Yeasts are tiny fungi that play key roles in producing everything from beer and cheese to industrial chemicals and biofuels. And now scientists are proposing a new approach that could help these industries find new yeasts for use in their manufacturing processes. A recent study reviewed the available research to see how the understanding of insect-yeast ecology could inform the search for industrially relevant yeasts, looking specifically at insects that feed on sugars, such as beetles, wasps, bees and fruit flies. “Based on our analysis of the research, we propose that insects and yeasts have developed mutually beneficial relationships,” said one of the researchers. “The yeast market is valued at more than $ 3 billion, with yeasts being used in diverse fields like food and beverage, biofuel and feed additives. While many industries rely on yeasts, we have very few yeast species in industrial use. There are at least 1,500 yeast species out there and we think that understanding insect ecology and insect relationships with yeast can help us identify better yeasts that have value for the industrial sector,” she added.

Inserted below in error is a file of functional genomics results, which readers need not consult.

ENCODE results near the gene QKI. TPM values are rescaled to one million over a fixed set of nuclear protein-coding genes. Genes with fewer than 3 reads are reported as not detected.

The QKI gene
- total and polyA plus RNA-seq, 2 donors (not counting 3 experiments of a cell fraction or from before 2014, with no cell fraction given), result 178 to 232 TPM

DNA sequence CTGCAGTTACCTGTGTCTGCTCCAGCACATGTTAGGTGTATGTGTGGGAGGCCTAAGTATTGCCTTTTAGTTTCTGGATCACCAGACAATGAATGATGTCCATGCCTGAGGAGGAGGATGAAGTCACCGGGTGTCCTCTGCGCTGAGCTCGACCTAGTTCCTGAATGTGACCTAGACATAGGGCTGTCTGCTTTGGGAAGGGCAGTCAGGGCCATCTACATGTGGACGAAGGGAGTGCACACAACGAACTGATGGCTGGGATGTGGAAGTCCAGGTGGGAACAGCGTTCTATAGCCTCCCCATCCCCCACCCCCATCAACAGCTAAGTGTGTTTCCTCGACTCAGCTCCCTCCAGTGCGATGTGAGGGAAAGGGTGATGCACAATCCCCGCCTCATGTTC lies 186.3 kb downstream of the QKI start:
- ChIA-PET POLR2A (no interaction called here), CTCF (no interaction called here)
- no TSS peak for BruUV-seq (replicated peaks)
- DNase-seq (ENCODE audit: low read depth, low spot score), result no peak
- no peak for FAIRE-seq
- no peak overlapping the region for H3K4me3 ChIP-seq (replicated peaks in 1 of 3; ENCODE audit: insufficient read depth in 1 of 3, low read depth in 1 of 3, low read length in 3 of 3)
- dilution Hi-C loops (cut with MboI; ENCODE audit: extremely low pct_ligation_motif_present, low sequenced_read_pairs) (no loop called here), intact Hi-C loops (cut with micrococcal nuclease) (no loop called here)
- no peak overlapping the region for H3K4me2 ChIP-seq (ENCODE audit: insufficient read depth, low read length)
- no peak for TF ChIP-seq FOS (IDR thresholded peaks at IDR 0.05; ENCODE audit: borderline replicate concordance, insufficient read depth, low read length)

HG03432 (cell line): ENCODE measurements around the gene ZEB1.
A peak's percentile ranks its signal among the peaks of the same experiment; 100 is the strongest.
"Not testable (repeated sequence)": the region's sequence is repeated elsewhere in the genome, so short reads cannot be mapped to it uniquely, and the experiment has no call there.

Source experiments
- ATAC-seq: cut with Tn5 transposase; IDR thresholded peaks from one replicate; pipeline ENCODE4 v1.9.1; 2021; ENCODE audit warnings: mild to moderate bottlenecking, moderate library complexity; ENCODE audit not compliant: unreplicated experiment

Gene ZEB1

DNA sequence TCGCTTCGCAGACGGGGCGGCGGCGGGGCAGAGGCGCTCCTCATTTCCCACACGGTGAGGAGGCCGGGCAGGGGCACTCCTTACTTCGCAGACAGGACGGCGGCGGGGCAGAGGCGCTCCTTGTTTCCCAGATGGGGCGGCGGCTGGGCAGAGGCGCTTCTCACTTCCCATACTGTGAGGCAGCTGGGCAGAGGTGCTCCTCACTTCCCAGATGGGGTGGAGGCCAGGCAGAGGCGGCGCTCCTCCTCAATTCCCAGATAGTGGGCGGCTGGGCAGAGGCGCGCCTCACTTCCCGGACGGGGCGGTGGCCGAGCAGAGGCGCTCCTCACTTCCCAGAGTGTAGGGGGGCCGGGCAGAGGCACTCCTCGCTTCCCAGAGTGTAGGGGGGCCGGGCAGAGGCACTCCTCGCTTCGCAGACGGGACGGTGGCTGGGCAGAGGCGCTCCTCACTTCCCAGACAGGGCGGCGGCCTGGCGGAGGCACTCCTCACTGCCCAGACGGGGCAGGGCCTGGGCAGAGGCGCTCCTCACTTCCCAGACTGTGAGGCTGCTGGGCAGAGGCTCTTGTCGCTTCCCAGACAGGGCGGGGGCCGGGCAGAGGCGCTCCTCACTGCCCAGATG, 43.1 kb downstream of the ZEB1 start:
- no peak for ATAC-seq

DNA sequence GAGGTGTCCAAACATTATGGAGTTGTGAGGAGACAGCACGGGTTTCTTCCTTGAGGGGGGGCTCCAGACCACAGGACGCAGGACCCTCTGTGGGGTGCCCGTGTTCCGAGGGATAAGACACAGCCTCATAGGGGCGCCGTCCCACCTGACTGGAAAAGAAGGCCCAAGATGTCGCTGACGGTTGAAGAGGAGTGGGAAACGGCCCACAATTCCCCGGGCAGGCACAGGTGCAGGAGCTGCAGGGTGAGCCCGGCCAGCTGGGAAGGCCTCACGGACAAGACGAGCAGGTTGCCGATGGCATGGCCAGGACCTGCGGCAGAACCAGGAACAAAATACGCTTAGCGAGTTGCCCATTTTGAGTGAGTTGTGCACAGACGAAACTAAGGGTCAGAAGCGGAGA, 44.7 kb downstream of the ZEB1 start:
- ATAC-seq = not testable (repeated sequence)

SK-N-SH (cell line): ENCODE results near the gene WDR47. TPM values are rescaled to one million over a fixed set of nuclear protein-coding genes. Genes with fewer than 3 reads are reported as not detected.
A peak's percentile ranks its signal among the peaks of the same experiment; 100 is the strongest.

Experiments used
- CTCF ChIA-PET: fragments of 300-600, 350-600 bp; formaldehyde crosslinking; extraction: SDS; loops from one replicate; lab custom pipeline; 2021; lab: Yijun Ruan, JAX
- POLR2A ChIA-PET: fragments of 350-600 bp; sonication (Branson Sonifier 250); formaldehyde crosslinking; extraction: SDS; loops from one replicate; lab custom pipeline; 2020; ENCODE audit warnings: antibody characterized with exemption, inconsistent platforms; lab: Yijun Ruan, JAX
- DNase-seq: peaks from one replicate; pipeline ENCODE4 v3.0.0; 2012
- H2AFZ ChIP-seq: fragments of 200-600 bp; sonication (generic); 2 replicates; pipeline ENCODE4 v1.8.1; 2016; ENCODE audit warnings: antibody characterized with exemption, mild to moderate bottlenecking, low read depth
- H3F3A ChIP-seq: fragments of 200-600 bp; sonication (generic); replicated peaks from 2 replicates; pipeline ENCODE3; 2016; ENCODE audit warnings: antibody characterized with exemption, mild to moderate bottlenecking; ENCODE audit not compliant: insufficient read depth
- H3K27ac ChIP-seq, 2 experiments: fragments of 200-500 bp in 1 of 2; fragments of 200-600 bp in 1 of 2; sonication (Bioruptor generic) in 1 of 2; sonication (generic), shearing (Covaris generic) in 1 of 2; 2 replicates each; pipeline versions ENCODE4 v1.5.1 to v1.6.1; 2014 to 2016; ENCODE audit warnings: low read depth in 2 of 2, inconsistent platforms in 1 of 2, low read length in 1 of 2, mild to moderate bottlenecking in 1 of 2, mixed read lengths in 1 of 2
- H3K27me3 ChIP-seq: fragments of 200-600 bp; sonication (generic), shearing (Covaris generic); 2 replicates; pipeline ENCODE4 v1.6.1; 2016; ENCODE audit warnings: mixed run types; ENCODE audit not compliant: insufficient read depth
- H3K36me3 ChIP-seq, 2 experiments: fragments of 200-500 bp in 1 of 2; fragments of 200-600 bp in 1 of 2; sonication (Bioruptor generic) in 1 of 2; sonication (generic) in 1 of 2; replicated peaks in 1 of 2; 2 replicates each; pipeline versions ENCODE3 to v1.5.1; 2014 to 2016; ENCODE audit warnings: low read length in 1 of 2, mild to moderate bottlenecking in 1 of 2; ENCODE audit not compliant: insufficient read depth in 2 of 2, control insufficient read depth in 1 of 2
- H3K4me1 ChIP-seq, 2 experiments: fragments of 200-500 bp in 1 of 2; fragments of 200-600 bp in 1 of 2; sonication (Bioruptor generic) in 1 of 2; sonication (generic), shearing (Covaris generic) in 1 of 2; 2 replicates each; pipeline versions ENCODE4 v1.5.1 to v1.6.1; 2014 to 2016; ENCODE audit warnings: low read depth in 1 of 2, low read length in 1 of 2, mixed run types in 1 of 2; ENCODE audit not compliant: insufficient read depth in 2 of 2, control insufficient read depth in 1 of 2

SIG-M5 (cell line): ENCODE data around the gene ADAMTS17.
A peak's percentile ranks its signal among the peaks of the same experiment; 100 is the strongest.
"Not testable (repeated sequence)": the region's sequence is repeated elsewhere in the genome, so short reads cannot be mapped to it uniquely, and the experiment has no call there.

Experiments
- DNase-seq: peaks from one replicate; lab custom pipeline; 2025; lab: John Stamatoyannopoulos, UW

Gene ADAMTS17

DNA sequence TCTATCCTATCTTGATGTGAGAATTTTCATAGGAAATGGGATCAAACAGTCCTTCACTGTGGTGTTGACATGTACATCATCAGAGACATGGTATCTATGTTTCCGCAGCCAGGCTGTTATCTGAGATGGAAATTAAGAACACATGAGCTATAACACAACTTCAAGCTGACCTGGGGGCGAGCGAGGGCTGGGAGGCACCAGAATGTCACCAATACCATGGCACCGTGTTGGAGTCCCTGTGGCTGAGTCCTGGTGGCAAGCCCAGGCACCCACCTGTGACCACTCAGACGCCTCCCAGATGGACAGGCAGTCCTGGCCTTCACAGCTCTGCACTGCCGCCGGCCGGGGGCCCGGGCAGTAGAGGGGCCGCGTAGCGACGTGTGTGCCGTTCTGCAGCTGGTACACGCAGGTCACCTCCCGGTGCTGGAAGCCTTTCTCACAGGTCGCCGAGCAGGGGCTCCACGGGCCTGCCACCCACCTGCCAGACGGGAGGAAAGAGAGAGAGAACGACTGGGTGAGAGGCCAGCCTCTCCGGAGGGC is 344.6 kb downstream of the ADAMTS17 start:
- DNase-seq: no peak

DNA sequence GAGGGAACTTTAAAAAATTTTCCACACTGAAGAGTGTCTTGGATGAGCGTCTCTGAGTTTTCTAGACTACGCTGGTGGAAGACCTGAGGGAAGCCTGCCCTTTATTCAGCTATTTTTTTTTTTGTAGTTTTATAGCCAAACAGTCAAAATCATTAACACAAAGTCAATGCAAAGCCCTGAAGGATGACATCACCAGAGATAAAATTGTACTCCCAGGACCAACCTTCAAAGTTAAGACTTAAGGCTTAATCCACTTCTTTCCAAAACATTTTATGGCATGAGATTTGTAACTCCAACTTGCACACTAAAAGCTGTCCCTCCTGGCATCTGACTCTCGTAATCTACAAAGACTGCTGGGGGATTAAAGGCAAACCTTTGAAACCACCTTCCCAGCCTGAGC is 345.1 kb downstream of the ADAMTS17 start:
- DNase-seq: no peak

Visit Website | Image credit: Anne A. Madden/Department of Applied Ecology, North Carolina State University